Tutorial – Fagoting by Machine

Papercut Clover Dress - Closeup of fagoting

I made a bunch of test swatches before sewing up the fagoted dress I posted on Friday, so I thought I’d share a tutorial with you… The first step was to sew a line of the stitch I wanted on some stabilized fabric. (I just put paper behind my fabric here – this is just to keep the stitch from bunching up and giving you a wrong measurement.) Get out a ruler and measure how wide you want the gap between your fabrics to be. In this case, I measured between the points of the ‘>’ shapes and got 1/8″.

Machine Fagoting Tutorial - Measure Stitch Width

I did some internet research and read several different ways to do this stitch. One was sticking a coffee stirrer between the pieces of fabrics to keep them space evenly.. I tried it but apparently I’m not that skilled! To keep it easy I bought this “Stick-N-Washaway stabilizer from JoAnn’s. Draw two lines on the stabilizer spaced at your measurement from above. Note: In this picture I used a pen, but then I realized that pen might stain my white dress fabric when washed so I switched to pencil.

Machine Fagoting Tutorial - Mark Stabilizer

Stick your fabrics so the seam edges are along the lines you drew. Before this step (on a garment) you’ll have to do something to prevent the seam edges from unraveling. On my white dress I had a lining for some pieces and others I just serged and folded over. You could also run a stitch along the fold as I did below.

Machine Fagoting Tutorial - Apply Fabric to Stabilizer

Choose a fagoting stitch on your machine and stitch, keeping the gap centered in your foot. Here I used an edge stitch foot just so I had a nice line at the center to look at. You can use a regular foot or any foot with a wide hole.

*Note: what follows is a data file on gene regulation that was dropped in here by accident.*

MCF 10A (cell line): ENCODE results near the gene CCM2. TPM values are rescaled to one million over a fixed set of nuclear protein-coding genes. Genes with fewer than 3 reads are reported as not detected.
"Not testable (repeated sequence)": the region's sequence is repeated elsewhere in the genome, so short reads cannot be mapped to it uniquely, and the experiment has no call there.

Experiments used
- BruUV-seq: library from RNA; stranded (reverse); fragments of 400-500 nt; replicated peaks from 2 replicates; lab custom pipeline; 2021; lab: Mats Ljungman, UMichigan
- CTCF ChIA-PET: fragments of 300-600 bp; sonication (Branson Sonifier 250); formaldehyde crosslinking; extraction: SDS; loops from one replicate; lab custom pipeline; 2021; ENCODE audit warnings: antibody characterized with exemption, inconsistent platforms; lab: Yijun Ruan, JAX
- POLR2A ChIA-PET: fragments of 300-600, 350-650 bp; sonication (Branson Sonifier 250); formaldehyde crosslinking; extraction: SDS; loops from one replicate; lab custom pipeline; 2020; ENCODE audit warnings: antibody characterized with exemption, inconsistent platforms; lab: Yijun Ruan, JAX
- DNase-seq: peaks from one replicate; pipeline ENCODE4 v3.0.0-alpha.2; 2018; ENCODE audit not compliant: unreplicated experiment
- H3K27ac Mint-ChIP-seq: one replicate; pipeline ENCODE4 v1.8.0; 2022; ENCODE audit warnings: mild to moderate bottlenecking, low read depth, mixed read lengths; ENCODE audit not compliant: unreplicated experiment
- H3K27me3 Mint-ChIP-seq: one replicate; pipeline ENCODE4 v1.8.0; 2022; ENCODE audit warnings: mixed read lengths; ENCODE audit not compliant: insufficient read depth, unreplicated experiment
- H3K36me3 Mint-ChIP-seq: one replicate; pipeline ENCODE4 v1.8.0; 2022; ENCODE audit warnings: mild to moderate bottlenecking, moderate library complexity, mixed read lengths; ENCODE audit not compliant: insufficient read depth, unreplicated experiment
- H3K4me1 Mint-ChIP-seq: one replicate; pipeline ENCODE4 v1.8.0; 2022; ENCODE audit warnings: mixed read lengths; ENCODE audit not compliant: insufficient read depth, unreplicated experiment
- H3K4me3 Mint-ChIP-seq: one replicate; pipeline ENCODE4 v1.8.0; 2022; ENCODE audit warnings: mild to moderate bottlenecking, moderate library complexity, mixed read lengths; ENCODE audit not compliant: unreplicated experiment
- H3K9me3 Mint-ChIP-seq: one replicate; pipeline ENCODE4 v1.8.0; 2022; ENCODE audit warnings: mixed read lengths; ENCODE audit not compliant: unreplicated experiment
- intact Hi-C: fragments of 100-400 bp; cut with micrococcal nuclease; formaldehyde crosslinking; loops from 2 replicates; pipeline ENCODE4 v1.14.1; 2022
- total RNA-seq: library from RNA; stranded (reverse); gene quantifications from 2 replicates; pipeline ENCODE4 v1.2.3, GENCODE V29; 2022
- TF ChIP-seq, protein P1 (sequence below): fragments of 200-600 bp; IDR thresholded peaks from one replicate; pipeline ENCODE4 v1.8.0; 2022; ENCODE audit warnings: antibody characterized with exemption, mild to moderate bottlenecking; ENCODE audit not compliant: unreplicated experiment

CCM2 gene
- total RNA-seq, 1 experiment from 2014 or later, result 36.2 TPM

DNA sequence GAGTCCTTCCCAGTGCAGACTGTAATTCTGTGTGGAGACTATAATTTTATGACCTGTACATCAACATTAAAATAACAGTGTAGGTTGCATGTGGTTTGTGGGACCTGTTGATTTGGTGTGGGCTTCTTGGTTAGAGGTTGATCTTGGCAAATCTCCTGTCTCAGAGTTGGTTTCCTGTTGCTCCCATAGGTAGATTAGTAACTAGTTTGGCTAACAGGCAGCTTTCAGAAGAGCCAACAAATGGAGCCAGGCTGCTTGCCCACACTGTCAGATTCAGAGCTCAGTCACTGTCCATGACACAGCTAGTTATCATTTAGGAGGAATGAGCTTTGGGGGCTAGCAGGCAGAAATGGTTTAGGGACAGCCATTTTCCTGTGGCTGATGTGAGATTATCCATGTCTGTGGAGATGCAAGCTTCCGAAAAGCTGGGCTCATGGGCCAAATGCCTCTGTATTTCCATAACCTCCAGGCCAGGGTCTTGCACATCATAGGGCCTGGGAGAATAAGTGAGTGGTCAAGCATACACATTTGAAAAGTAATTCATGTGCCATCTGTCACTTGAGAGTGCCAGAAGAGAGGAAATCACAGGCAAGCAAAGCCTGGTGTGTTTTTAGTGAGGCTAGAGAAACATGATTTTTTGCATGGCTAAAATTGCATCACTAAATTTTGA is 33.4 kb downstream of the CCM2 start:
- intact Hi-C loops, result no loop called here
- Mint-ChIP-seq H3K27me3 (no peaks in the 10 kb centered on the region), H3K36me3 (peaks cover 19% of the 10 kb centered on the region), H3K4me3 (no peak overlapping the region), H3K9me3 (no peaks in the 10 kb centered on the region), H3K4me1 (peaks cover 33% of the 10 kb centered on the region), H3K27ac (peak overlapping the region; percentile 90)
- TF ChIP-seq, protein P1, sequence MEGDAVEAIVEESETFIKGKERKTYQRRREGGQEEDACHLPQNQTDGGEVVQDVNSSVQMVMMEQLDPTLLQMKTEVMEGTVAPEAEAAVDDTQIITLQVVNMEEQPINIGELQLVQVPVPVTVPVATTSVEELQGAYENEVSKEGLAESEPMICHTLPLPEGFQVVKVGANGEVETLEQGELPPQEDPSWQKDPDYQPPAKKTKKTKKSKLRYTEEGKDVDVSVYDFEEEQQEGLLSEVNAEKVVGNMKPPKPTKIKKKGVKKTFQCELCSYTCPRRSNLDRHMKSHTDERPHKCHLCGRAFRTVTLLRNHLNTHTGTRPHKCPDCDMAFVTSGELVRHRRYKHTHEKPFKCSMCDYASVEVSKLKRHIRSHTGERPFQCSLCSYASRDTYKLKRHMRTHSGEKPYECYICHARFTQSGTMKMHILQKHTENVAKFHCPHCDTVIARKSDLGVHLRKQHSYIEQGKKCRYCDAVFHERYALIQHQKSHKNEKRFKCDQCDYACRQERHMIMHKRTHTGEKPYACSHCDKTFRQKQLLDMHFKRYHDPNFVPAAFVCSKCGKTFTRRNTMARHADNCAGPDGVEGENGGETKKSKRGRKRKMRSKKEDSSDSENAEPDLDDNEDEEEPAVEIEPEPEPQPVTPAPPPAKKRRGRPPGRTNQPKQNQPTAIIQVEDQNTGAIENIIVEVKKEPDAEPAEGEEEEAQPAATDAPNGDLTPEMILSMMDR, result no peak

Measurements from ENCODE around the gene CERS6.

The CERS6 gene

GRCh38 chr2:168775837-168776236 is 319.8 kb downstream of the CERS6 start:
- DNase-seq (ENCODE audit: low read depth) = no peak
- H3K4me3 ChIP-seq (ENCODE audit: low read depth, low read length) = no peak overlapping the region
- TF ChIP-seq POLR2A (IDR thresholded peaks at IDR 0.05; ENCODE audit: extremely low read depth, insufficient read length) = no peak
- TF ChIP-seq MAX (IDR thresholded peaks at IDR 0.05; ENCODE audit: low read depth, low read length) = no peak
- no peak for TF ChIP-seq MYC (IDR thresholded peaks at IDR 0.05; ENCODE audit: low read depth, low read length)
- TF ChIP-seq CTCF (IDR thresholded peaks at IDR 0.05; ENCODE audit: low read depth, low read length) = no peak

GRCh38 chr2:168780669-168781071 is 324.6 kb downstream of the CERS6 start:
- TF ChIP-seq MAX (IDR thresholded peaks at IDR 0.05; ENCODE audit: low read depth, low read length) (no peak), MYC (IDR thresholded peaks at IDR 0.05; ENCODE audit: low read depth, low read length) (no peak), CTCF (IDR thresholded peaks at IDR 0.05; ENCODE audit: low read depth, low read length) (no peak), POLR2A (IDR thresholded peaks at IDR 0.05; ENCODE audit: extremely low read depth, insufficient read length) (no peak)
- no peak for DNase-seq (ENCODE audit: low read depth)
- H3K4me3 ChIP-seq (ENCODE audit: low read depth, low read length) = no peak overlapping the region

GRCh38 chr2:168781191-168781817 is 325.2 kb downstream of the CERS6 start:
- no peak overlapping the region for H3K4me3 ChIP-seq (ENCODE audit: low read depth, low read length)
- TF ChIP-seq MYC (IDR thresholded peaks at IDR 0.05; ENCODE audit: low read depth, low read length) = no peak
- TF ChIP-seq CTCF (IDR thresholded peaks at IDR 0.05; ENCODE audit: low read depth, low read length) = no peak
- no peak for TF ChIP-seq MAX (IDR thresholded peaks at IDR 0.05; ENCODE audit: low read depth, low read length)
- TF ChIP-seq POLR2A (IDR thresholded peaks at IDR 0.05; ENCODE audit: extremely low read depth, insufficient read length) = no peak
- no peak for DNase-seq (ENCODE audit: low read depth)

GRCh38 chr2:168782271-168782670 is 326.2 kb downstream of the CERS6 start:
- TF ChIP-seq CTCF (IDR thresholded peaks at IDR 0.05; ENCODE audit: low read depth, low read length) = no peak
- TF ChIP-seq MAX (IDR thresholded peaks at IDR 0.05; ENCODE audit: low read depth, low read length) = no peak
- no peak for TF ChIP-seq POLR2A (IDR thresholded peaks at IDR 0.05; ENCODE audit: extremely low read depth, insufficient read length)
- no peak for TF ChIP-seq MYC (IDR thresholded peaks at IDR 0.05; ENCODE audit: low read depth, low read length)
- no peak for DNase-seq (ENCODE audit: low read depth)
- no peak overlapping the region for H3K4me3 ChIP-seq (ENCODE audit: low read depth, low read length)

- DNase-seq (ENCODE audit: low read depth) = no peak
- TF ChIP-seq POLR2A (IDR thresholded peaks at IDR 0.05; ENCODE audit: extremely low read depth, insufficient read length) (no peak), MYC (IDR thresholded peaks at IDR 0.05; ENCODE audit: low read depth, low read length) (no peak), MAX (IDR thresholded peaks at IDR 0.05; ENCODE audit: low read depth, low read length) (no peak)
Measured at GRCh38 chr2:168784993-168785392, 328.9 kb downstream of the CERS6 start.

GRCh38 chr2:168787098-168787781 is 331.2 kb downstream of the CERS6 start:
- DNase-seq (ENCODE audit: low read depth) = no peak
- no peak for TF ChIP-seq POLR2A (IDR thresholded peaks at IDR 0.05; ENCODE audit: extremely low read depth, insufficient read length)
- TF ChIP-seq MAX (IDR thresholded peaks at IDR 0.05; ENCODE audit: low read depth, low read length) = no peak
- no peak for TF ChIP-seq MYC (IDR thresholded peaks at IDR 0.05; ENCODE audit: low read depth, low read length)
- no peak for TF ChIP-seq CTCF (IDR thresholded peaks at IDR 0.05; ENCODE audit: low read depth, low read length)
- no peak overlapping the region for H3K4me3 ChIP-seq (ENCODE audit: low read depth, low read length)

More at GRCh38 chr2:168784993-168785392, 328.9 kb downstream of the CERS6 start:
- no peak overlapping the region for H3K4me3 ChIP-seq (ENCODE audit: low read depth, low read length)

Machine Fagoting Tutorial - Stitch

Here’s what it looks like after stitching.

Machine Fagoting Tutorial - After Stitching

Now the fun part – wash out the stabilizer! For a garment you can do all the seams and then throw it in the wash.

Machine Fagoting Tutorial - Rinse Out Stabilizer

Machine Fagoting Tutorial - Rinse Out Stabilizer 2

Here’s what it looks like with the stabilizer removed.

Machine Fagoting Tutorial - Finished

I can’t stress enough that if you’re going to play around with new decorative stitches, you need to test first to get the look you want. One of the tests I did before sewing up the Clover dress was to try out different threads. I wanted the thread to be thicker than standard thread so the fagoting would stand out. Below are the threads I tried. From left to right: jeans topstitching thread from Wawak, Gutermann silk thread, and Maxi-Lock Stretch which is a wooly nylon (it fluffs up – usually it’s used in the looper in sergers).

Machine Fagoting Tutorial - Thread Options

Initially I thought I would like the silk because it was soft but strong. But look at the results… On the left the jeans topstitching thread looks fine. The silk looked similar until I gave my swatch a press… then it shrunk like crazy! Glad I tested pressing it! The wooly nylon got knotted in a huge tangle.

Machine Fagoting Tutorial - Different Thread Swatches